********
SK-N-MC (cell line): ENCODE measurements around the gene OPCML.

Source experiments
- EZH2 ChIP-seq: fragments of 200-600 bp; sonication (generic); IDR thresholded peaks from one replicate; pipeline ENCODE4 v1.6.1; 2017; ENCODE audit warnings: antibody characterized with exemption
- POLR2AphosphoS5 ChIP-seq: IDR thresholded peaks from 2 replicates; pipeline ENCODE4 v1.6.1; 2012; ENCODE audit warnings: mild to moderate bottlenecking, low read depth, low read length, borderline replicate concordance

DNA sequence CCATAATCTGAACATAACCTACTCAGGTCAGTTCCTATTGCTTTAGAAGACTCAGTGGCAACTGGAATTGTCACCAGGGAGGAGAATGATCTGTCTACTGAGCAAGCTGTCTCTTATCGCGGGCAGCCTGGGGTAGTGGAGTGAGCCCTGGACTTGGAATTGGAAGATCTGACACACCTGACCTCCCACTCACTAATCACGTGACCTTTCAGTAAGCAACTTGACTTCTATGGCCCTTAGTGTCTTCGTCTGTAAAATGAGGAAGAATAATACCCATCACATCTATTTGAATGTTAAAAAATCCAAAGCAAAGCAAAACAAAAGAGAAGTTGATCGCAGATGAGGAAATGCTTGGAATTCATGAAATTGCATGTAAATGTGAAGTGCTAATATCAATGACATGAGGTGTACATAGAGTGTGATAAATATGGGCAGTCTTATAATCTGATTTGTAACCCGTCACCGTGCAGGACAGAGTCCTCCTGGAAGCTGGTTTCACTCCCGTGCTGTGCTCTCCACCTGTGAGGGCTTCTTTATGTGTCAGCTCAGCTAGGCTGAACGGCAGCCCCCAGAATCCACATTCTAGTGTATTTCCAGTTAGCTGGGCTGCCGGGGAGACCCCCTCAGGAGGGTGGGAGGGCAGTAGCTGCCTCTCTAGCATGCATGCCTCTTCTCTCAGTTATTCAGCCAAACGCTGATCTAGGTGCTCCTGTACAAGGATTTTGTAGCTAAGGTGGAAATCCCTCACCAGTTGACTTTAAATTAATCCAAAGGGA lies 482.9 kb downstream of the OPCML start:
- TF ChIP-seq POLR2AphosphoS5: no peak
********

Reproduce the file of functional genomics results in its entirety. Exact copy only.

SK-N-MC (cell line): ENCODE measurements around the gene OPCML.

Source experiments
- EZH2 ChIP-seq: fragments of 200-600 bp; sonication (generic); IDR thresholded peaks from one replicate; pipeline ENCODE4 v1.6.1; 2017; ENCODE audit warnings: antibody characterized with exemption
- POLR2AphosphoS5 ChIP-seq: IDR thresholded peaks from 2 replicates; pipeline ENCODE4 v1.6.1; 2012; ENCODE audit warnings: mild to moderate bottlenecking, low read depth, low read length, borderline replicate concordance

DNA sequence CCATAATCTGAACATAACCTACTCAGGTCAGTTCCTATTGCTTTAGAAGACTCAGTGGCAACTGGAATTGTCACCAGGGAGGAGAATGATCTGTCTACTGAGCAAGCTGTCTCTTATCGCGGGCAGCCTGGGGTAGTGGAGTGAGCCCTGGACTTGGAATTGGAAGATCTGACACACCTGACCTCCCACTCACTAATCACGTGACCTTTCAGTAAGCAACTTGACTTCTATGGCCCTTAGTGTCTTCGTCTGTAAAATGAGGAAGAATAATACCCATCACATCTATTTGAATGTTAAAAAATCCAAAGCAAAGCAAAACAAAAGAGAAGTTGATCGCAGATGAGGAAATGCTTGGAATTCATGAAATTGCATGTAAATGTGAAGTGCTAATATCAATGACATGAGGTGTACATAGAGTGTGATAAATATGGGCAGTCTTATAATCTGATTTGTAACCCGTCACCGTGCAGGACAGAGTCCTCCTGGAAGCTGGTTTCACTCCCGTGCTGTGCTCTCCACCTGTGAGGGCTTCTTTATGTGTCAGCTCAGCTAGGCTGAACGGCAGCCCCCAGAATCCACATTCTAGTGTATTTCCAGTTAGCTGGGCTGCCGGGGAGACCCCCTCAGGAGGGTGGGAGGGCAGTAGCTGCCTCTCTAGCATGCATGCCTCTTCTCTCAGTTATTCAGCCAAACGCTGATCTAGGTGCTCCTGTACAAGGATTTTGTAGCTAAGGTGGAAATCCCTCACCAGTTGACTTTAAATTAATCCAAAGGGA lies 482.9 kb downstream of the OPCML start:
- TF ChIP-seq POLR2AphosphoS5: no peak